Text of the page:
Also, i’m so suspicious of the hype now…even contemplative hype. but the real issue for me is I don’t know what else to do at this point. the next thing i try will have the novelty factor which always inspires…
    thanks for the quote from brennan as well…very nice indeed.


  • Kevin D. Hendricks
    February 16, 2006

    Hey Geoff, thanks for stopping by. Let me first say that we get comments on the name all the time. I’d encourage you to check out our response to all the jaw-dropping over our use of the word ‘sucks’. This isn’t the first time we’ve had people say what you did.
    Secondly, yes, we do use a catchy name and [hopefully] a cool design for our site. But if you strip away the pretty colors, fonts and layout, you’re still left with an engaging conversation here [at least that’s the goal]. I think Brad’s trying to make the same point about church. There’s nothing wrong with promoting the church and doing bigger stuff–but what really matters is what happens when you strip away all the extras.


  • Sister Mary Hasta
    February 16, 2006

    Got here by link-hopping, and boy howdy, am I ever glad I did! You’re articulating things I’ve been trying to say for years (and saying them a lot better than I ever could)!


  • Aaron
    February 16, 2006

    This is probably more of a counterpoint than a response but the love of Jesus Christ is by far the most important message in all of humanity and is worthy of every single resource and technology we have available.
    People bring their friends/family/coworkers to our church because they know that we will stop at nothing to share the message of Christ in a real way that people understand. There are no sacred cows.
    I think the key is variety. Our church has what we refer to as an ‘average’ week at journey. That consists of medium rock style worship music, a few video clips (some movie clips but mostly origional or purchased ministry production) or a drama, etc…
    But there are times when that gets taken up to loud hard rock worship music, and in your face almost offensive video clips.
    Other times it is a guy with an accoustic guitar sitting on a stool and someone sharing their story.
    Sunday morning (or whenever you do primary worship) is like the team rally.


  • Peter
    February 17, 2006

    I like what Aaron said above [People bring their friends/family/coworkers to our church because they know that we will stop at nothing to share the message of Christ in a real way that people understand. There are no sacred cows.]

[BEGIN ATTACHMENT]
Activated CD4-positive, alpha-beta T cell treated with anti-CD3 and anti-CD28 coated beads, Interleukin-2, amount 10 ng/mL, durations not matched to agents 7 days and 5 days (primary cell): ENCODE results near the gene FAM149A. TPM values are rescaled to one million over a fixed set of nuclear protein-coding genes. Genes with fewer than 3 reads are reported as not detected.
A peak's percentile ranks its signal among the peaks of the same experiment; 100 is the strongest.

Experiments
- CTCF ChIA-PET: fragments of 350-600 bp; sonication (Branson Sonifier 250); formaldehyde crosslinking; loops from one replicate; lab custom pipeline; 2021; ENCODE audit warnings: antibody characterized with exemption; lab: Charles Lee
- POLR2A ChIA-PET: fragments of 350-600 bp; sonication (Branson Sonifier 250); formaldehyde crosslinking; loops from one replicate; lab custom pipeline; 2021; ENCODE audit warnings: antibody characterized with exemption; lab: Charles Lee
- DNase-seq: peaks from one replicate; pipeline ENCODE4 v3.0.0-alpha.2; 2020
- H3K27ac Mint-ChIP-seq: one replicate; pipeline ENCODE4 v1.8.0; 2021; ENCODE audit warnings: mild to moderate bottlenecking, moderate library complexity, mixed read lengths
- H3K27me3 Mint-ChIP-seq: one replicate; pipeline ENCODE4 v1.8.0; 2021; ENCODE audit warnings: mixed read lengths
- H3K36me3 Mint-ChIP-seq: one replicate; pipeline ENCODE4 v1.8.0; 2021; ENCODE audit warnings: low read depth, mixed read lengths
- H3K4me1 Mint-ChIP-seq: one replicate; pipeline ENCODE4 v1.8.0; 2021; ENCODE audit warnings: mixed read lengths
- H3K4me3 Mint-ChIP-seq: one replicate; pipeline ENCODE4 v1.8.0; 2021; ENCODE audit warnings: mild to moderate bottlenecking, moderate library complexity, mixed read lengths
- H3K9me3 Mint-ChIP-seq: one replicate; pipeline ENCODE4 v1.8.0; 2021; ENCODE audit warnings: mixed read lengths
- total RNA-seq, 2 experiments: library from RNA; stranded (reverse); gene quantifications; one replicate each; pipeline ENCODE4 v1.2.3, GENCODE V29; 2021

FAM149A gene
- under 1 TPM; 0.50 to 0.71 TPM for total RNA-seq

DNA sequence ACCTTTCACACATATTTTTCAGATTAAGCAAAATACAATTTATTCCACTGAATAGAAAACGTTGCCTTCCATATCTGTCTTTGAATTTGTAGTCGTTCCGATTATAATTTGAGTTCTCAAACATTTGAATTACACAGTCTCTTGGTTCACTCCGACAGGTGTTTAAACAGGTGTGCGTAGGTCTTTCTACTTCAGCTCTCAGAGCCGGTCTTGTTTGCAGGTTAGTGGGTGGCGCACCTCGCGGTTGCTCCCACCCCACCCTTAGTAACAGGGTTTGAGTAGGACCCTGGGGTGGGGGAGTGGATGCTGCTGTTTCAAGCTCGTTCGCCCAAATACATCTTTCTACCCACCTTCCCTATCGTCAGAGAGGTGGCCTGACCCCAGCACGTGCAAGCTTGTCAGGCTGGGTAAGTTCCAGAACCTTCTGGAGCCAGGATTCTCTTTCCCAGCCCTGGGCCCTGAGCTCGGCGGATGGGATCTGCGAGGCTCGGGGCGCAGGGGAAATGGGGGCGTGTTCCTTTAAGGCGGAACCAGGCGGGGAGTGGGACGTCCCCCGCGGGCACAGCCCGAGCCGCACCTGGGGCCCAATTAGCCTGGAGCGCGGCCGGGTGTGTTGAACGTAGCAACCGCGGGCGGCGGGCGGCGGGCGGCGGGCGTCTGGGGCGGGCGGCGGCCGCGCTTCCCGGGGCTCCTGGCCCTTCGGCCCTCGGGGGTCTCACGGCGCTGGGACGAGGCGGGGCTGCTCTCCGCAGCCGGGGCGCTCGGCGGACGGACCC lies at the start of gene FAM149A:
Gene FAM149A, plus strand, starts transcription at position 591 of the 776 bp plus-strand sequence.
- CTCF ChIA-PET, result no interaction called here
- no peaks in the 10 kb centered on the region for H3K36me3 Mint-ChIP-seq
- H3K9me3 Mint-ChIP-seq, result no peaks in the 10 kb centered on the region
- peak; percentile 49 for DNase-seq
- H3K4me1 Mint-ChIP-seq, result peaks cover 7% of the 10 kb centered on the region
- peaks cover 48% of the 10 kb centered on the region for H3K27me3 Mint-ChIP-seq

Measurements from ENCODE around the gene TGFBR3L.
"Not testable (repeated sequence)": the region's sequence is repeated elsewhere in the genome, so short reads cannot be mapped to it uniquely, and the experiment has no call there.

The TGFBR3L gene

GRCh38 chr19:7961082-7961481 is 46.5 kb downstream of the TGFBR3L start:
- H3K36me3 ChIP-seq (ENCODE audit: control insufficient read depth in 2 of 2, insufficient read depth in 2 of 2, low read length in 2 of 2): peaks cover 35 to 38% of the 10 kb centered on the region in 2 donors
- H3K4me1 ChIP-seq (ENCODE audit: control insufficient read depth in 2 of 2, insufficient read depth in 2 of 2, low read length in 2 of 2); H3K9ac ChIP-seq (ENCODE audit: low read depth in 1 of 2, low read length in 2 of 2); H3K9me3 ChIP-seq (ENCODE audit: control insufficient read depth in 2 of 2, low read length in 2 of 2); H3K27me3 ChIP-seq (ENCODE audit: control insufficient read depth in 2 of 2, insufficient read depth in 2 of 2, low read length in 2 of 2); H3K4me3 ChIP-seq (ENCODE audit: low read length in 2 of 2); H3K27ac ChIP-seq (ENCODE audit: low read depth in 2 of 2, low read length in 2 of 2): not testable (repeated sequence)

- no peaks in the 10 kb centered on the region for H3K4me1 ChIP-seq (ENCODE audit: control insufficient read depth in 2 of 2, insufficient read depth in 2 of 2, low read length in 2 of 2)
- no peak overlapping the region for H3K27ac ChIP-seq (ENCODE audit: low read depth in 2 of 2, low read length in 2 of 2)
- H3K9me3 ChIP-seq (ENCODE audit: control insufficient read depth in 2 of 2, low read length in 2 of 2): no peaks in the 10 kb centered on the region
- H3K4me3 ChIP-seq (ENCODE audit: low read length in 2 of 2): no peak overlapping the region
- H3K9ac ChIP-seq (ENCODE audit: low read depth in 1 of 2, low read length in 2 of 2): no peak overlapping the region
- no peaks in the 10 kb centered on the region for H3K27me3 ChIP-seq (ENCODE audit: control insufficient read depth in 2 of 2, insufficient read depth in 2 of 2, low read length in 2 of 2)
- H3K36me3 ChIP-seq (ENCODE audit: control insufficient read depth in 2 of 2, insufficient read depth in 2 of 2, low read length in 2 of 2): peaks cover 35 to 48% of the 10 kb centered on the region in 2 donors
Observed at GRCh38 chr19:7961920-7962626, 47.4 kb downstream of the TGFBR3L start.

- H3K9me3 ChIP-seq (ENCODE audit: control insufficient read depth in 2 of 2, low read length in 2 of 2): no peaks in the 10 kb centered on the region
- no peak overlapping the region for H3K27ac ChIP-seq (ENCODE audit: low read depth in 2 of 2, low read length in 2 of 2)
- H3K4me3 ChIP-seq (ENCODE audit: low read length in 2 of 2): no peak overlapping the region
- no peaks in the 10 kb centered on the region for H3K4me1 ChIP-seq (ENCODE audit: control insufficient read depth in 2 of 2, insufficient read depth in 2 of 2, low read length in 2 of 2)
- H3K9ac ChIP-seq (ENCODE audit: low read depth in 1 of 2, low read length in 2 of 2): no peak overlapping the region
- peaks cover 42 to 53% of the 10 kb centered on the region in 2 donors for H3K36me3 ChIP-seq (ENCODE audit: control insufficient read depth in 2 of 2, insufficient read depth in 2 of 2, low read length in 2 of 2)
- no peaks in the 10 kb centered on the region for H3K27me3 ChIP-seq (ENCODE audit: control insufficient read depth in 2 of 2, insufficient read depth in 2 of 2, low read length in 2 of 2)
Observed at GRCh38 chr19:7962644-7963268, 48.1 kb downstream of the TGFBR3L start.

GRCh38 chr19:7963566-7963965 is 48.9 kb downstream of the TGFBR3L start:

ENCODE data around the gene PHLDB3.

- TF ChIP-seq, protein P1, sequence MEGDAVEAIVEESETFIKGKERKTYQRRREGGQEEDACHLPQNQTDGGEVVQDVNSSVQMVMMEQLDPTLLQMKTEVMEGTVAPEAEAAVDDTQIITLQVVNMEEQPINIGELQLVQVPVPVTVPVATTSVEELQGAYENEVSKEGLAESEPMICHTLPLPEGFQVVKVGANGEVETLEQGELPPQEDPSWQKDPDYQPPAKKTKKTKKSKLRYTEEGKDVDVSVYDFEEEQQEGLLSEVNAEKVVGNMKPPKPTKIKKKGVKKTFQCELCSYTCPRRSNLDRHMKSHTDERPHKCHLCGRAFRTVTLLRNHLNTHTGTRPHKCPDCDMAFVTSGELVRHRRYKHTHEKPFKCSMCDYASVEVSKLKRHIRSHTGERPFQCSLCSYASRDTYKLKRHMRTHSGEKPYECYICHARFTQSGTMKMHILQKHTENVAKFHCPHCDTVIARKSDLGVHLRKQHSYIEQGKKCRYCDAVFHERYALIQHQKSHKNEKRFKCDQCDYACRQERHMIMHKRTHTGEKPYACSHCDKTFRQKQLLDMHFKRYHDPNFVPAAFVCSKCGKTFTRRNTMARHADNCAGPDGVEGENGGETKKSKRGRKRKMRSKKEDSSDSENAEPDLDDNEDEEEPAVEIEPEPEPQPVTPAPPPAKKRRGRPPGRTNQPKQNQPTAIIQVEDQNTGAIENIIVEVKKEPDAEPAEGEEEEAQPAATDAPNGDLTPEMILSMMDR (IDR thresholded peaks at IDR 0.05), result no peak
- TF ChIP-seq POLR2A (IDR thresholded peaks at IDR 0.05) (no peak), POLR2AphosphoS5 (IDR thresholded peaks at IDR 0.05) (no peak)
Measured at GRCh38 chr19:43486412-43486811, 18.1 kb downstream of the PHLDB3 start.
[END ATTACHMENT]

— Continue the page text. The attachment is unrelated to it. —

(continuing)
I think that it is dangerous for us to think we could ever fashion a service to facilitate God touching us. We just can’t do that.
    For all you pastors out there, and marketing guys, and program directors, and whatever…
    Try this…
    Stop staying up for Letterman or Leno or curling on the late-night Olympics… Get up an hour earlier, sit with a Bible open in front of you, and just shut up and let God wash over you. Give Him a silent space to do it.
    I am seeing what appears to be far too many marthas and not enough marys in ministry.
    Will I “stop at nothing” to create a church environment where people can encounter God, and maybe… just maybe… God will encounter people, too?
    Yeah… Boy howdy…
    I’m going to start with the church environment in ME… THEN I’m going to use the movie clips and the stories and the cool stage designs and the really loud U2 songs!
    Sorry… I’ve got to shut up and get back to some good old fashioned silent listening prayer now…
    Bless all of you on your day! Very good article!


  • nate klaiber
    February 17, 2006

    Brad,
    Incredible post. Something that has been on my mind alot lately (especially since our church just jumped into a $300K building project). Your quote of Brennan Manning hit the nail on the head (he is an incredbile speaker and author).
    I can’t even add any more to the original post – very well said.
    Peace,
    Nate


  • alex
    February 17, 2006

    “Stop staying up for Letterman or Leno or curling on the late-night Olympics… Get up an hour earlier, sit with a Bible open in front of you, and just shut up and let God wash over you. Give Him a silent space to do it.”
    communication is the key to any successful relationship. somewhere, we were taught that babbling is most efective/efficiant when praying. praying became a time to give God your shopping list and walk away. i have been finding it incredibly encouraging when i hear other people, like Peter, give the advice to just sit and listen, and shut up when before God. it has been life changing; and i promise, if you’re in any kind of leadership position, your prayer life will affect even the people you lead.


  • Peter
    February 17, 2006

    I think it was Martin Luther who is credited with saying “I pray one hour every day. But if it’s going to be a very busy day, I pray TWO…”
    ;-D


  • Michelle